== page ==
Cashing in on cow shares!

There are local alternatives to the excesses of global capitalism

I am so excited. An investment opportunity I have been anticipating for some time has finally opened up. Nick Rodway, a local farmer who along with his wife Pam has devoted his working life to the production and promotion of organic food and ethical farming, has just called to offer me a share in his dairy herd.

Nick and Pam launched the "Cow Shares" scheme some years ago as a way of raising capital so that they could expand their dairy herd. The herd of 18 head of Ayrshire cattle produces milk of the highest quality with which Pam and Nick make wonderful traditional Scottish cheeses.

Nick and Pam were disinclined to go to the bank. This was for both pragmatic and ideological reasons. On the one hand, there was a natural desire to escape punitive interest rates and bank changes. On the other, Nick and Pam are dedicated to supporting their local economy and to promoting resource flows locally rather than seeing the community’s wealth haemorrhaging out.

So, rather than applying for a bank loan and facing the prospect of watching their interest payments wander off across the globe to finance all kinds of destructive, industrial practices that they have dedicated their lives to replacing, they turned to their home community.

The idea is very simple. A £500 investment buys a share in the dairy herd. This is a five-year loan to the farm, with eight percent annual interest paid in the form of a combination of cheese and manure, according to the preference of the investor. This system creates bonds of affection between the farm and its neighbouring community, raises capital for the farmer and helps in the reconstruction of the local economy – keeping resource flows local and on a human scale. Perhaps even more important, this kind of scheme represents a playful alternative to the anonymity of global markets, providing a gentle reminder that people can still take a measure of economic power into their own hands.

Today, there are many such shares systems operating according to similar principles all over the world. The idea originated in the celebrated case of Deli Dollars in Great Barrington, Massachusetts. When a local delicatessen owner was refused a bank loan to finance an extension, he turned to his clientele. He issued "deli dollars" – refundable over the course of the following year – to the value of $5,000. In this way, his customers pre-financed the extension. In return, he was guaranteed $5,000 worth of custom and his delicatessen grew even more in the affection and esteem of its local community. What is more, the deli dollars started doing the rounds as an alternative currency, even turning up in the collection plate of a local cleric who was known to have a taste for the deli’s pizzas.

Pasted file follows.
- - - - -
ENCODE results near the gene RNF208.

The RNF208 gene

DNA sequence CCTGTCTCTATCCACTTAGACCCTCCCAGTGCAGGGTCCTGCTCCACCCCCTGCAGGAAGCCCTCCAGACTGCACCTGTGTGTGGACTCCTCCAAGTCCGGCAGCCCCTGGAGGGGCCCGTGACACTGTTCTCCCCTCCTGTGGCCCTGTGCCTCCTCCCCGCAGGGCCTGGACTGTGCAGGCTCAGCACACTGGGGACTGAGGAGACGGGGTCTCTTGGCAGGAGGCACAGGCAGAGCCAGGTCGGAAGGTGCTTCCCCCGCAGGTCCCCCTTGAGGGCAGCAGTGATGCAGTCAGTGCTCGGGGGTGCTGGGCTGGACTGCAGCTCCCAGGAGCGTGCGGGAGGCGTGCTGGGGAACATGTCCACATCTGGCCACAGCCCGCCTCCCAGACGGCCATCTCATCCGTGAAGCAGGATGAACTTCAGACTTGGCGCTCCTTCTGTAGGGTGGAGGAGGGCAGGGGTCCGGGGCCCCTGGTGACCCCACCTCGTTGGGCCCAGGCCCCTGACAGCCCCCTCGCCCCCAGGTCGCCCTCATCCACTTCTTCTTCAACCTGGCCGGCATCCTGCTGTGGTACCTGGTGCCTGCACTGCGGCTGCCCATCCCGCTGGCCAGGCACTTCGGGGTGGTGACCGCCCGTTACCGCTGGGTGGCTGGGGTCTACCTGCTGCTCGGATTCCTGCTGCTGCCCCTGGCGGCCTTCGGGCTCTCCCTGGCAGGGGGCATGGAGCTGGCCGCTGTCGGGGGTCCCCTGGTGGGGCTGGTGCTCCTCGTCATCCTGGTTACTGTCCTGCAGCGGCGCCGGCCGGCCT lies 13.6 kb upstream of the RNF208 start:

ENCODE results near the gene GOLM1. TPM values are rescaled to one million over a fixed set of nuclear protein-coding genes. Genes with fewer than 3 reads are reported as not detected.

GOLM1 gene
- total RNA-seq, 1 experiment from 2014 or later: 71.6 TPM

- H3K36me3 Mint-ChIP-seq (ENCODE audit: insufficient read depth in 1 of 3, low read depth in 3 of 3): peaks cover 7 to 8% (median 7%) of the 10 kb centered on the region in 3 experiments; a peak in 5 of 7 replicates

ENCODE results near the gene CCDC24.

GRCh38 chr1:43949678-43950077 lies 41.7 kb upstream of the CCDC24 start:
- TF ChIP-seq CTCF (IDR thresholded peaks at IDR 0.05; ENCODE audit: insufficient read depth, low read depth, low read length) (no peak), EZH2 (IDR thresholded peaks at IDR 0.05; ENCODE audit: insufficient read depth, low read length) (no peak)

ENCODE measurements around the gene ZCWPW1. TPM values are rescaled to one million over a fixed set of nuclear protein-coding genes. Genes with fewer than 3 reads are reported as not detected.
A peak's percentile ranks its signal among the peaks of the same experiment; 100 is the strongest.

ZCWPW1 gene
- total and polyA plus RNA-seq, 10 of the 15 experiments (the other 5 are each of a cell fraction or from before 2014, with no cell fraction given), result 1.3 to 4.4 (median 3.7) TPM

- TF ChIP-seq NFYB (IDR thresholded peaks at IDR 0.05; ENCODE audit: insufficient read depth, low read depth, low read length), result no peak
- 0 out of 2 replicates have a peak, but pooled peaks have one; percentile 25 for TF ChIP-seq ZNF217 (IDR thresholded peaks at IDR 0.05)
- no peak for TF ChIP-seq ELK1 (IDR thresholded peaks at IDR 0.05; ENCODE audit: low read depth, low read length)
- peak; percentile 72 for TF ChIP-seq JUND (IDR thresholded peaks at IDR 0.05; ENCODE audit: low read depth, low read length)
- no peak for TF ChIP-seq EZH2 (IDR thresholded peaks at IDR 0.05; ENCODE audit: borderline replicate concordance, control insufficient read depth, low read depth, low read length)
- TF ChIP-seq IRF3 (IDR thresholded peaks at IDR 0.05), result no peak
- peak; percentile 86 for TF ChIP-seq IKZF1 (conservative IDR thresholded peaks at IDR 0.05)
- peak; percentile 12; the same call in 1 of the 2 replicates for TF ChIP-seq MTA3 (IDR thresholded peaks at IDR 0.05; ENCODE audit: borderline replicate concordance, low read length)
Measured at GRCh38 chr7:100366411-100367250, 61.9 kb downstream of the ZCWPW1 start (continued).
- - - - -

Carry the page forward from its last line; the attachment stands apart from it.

From Manhattan to the Moray Firth, local economic experimentation is alive and well. As the monster that is global capitalism gorges on the obscenity of its own excesses, small-scale, decentralised alternatives are already at work, re-weaving the web of community and ecology. Long live Cow Shares!

Jonathan Dawson is a sustainability educator based at the Findhorn Foundation in Scotland. He is seeking to weave some of the wisdom accrued in 20 years of working in Africa into more sustainable and joyful ways of living here in Europe. Jonathan is also a gardener and a story-teller and is President of the Global Ecovillage Network.
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The US intelligence leaks on the Manchester attack are part of a disturbing pattern

Even the United States' strongest allies cannot rely on this president or his administration to keep their secrets.

A special relationship, indeed. British intelligence services will stop sharing information with their American counterparts about the Manchester bombing after leaks persisted even after public rebukes from Amber Rudd (who called the leaks "irritating") and Michael Fallon (who branded them "disappointing").

In what must be a diplomatic first, Britain isn't even the first of the United States' allies to review its intelligence sharing protocols this week. The Israeli government have also "reviewed" their approach to intelligence sharing with Washington after Donald Trump first blabbed information about Isis to the Russian ambassador from a "close ally" of the United States and then told reporters, unprompted, that he had "never mentioned Israel" in the conversation.

Whether the Manchester leaks emanate from political officials appointed by Trump - many of whom tend to be, if you're feeling generous, cranks of the highest order - or discontent with Trump has caused a breakdown in discipline further down the chain, what's clear is that something is very rotten in the Trump administration.

Elsewhere, a transcript of Trump's call to the Philippine strongman Rodrigo Duterte in which the American president revealed that two nuclear submarines had been deployed off the coast of North Korea, has been widely leaked to the American press

It's all part of a clear and disturbing pattern, that even the United States' strongest allies in Tel Aviv and London cannot rely on this president or his administration to keep their secrets.

Stephen Bush is special correspondent at the New Statesman. His daily briefing, Morning Call, provides a quick and essential guide to British politics.

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